Both, the UK and Japan abolished the tax credit system for foreign source dividends in 2009 in favour of the exemption system. With the move towards a dividend exemption…
Both, the UK and Japan abolished the tax credit system for foreign source dividends in 2009 in favour of the exemption system. With the move towards a dividend exemption system the governments intended to enhance the international tax competitiveness of their countries. The purpose of this paper is to evaluate the implications of substituting the credit system for the exemption system in the UK and Japan on cross-border transaction prices when competing for international acquisitions.
The paper uses an economic model under certainty to analyse the changes in cross-border marginal purchase and seller prices as a result of the introduction of the newly introduced dividend exemption system.
Shifting to an exemption system has ambiguous effects on the ability to compete for foreign acquisitions: investors from both countries are able to pay higher prices in the course of acquisitions, but while investors from the UK become more competitive, the relative competitive position for Japanese investors hardly changes and remains relatively constrained, independent of the form of double taxation relief. Thus the author verifies that the international tax regime is not the only determinant influencing the competitive position, ranking second to, e.g., the interaction with international tax rate differentials.
The international tax reforms in UK and Japan in 2009 offer a unique opportunity to study the impact of international tax policy on the international tax competitiveness of multinational firms in the course of foreign acquisitions. Evidence from this paper is not exclusively applicable to the UK and Japan setting. The observed effects shed new light on the intensified debate in the USA of changing the international tax system by analysing the impact on the bidding situation in international acquisitions in a real-world transition scenario.
The lens used by the courts and much of the antitrust literature on predatory selling and/or buying is based on partial equilibrium methodology. We demonstrate that such…
The lens used by the courts and much of the antitrust literature on predatory selling and/or buying is based on partial equilibrium methodology. We demonstrate that such methodology is unreliable for assessments of predatory monopoly or monopsony conduct. In contrast to the typical two-stage dynamic analysis involving a predation period followed by a recoupment period, we advance a general equilibrium analysis that demonstrates the critical role of related industries and markets. Substitutability versus complementarity of both inputs and outputs is critical. With either monopolistic or monopsonistic market power (but not both), neither predatory overselling nor predatory overbuying is profitably sustainable. Two-stage predation/recoupment is profitable only with irreversibility in production and cost functions, unlike typical estimated forms from the production economic literature. However, when the market structure admits both monopolistic and monopsonistic behavior, predatory overbuying can be profitably sustainable while overselling cannot. Useful distinctions are drawn between contract versus non-contract markets for input markets.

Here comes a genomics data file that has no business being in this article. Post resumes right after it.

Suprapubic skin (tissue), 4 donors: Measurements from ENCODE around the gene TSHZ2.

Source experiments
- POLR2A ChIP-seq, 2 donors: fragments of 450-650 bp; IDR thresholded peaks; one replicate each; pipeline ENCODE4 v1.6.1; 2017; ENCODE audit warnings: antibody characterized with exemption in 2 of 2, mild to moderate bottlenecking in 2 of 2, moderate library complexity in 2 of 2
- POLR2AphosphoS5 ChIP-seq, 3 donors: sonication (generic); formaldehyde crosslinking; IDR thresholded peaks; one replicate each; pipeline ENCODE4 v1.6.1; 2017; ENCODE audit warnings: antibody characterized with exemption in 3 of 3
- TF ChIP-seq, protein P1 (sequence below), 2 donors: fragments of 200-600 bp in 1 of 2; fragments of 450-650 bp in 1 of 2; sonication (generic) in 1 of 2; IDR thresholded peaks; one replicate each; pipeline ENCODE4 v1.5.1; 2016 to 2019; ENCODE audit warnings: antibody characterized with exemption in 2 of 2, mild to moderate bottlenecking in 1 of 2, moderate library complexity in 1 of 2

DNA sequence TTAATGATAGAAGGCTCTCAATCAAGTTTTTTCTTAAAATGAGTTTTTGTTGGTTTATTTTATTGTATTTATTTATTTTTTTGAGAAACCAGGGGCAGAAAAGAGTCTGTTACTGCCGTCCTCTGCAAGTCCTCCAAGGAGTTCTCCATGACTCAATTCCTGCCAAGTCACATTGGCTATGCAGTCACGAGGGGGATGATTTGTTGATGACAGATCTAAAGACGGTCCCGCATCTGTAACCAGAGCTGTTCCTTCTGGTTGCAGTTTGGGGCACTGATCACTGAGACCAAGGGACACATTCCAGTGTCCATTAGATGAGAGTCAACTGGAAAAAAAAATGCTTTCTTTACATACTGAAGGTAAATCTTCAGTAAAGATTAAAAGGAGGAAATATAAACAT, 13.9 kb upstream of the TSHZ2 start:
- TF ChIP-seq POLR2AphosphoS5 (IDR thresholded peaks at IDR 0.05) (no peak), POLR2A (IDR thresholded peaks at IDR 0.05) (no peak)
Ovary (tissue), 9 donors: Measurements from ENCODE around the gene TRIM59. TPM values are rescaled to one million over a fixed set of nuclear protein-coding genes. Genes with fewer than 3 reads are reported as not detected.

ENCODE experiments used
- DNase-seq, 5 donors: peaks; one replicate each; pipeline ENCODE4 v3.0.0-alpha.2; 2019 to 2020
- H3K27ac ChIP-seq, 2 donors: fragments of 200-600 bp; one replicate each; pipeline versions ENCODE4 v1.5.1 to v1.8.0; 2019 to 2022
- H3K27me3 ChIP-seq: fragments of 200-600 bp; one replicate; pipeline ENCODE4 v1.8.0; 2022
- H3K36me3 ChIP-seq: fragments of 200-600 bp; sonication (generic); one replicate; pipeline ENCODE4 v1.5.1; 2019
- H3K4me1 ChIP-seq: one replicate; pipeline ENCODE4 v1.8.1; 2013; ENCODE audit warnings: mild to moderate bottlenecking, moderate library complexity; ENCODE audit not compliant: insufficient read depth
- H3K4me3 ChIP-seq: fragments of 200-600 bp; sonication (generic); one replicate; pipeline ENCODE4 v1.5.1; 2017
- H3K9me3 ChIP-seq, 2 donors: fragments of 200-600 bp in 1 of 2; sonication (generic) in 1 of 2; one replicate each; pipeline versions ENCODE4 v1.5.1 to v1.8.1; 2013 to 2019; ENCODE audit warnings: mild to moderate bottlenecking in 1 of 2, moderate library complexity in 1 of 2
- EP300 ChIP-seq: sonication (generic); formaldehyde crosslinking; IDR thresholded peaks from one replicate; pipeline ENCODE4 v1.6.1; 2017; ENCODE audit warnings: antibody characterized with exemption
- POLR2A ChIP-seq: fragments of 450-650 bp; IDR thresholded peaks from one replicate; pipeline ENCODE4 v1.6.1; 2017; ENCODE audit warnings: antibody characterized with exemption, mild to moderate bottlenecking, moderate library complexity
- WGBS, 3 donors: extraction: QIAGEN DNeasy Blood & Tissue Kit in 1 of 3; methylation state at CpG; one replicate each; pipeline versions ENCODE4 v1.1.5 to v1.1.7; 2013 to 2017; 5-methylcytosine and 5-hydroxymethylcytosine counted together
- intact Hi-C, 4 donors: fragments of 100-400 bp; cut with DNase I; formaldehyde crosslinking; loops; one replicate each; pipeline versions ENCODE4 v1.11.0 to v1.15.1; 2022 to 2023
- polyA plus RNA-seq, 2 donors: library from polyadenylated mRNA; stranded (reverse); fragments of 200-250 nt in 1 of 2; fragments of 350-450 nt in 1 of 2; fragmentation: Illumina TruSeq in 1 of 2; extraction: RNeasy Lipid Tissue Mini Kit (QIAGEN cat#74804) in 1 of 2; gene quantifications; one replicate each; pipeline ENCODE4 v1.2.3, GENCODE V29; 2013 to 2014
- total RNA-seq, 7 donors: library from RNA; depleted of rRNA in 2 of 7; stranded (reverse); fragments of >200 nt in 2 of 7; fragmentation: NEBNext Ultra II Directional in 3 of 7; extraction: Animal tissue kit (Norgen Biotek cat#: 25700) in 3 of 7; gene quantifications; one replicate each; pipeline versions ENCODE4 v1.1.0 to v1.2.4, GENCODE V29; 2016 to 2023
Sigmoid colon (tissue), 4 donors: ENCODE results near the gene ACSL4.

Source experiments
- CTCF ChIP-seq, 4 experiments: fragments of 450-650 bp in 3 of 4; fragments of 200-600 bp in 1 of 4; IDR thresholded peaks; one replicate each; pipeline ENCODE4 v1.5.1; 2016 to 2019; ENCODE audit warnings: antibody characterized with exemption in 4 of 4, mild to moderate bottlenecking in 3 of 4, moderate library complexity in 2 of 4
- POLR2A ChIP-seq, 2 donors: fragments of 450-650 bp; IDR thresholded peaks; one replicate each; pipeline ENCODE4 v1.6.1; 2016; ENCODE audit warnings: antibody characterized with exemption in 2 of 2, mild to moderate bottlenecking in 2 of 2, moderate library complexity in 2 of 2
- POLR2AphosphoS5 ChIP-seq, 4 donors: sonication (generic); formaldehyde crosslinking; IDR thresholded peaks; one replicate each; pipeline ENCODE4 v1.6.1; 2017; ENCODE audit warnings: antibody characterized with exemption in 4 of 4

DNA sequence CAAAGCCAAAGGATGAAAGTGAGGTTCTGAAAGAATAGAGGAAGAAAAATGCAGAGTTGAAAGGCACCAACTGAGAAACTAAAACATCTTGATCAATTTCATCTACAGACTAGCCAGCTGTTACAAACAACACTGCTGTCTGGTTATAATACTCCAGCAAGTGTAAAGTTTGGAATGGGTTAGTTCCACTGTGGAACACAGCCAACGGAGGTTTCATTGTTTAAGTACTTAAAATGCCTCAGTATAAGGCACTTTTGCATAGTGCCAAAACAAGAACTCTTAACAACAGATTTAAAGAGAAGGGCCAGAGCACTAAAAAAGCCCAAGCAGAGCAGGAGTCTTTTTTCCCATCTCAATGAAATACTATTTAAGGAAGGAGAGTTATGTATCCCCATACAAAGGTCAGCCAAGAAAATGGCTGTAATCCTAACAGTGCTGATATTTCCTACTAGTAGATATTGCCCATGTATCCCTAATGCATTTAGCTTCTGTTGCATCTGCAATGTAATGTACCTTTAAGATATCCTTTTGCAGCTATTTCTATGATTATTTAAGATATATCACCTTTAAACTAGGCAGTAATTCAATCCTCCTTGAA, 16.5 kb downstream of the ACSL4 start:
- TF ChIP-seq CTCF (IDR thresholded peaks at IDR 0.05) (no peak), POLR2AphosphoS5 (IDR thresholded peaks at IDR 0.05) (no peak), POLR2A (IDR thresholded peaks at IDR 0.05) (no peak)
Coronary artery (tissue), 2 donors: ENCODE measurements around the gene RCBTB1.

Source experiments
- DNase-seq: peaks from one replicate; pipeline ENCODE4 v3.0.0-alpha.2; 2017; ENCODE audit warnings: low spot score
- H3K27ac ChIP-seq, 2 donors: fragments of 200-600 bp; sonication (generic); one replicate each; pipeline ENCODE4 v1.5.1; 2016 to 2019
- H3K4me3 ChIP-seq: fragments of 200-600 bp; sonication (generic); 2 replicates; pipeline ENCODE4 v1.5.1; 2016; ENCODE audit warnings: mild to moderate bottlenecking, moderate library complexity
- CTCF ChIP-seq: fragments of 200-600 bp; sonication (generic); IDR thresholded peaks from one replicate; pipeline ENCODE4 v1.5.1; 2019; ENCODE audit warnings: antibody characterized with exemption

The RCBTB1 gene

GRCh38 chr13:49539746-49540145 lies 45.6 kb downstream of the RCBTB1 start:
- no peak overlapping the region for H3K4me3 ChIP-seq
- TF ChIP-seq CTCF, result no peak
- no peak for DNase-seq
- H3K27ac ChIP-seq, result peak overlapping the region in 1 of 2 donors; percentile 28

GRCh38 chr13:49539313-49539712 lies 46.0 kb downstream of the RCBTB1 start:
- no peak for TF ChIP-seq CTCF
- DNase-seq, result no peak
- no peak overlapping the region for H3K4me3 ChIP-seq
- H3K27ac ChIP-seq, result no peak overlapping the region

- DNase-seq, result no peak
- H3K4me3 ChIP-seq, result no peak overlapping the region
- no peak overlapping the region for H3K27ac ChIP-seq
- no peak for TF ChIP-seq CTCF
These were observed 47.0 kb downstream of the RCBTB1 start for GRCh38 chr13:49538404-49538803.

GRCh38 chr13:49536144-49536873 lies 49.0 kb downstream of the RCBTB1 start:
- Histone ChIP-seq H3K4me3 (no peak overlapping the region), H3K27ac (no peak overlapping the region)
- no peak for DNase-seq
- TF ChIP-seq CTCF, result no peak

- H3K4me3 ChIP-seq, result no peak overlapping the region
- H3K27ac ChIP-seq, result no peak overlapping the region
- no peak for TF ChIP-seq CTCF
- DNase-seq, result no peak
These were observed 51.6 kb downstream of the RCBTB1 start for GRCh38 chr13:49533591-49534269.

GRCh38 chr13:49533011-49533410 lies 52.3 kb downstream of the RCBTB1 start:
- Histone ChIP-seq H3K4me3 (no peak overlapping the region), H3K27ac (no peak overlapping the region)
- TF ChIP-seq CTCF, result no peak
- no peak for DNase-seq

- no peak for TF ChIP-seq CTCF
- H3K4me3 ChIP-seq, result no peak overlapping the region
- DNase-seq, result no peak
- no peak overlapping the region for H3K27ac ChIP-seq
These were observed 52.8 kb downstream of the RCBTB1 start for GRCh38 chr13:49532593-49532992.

It is demonstrated how an analysis of airports’ cost structures and the calculation of long-run marginal costs (MCs) of serving passengers and airplanes can be used as a basis for setting airport charges according to the principles of welfare economics. Based on Norwegian data, the MC for an extra passenger (PAX) and extra air traffic movement (ATM) are used to set airport charges under the assumption that the charges should be equal for all airports in the country. When adjusting the estimates to meet revenue restrictions and comparing the estimates to current charges, we observe that PAX should be charged more and ATM less. This finding is in line with recommendations from the International Air Transport Association (IATA). When allowing charges to vary between airports, we demonstrate how a Ramsey pricing approach can be applied to set differentiated PAX and ATM charges, considering both the supply side (the competitive conditions between the airlines operating at the airports) and the demand side (the passengers’ price elasticity of demand).
INTRODUCTION During the past dozen years a relatively large theoretical literature has grown out of the models proposed by Averch‐Johnson (2) and, to a lesser extent…
INTRODUCTION During the past dozen years a relatively large theoretical literature has grown out of the models proposed by Averch‐Johnson (2) and, to a lesser extent, Wellisz (90). Averch‐Johnson (here‐after A‐J) pointed out the now famous overcapitalization effect‐that a monopoly subject to rate of return regulation has an incentive to use more than the cost minimizing value of capital. The A‐J model was at first regarded as simply a theoretical explanation of what was long thought to be a significant cost of regulation. After languishing in this state for several years, the model achieved some popularity as a vehicle for theoretical explorations of various aspects of rate regulation. To date, the A‐J model has given rise to nearly forty papers on what has come to be called “the theory of regulatory constraint.”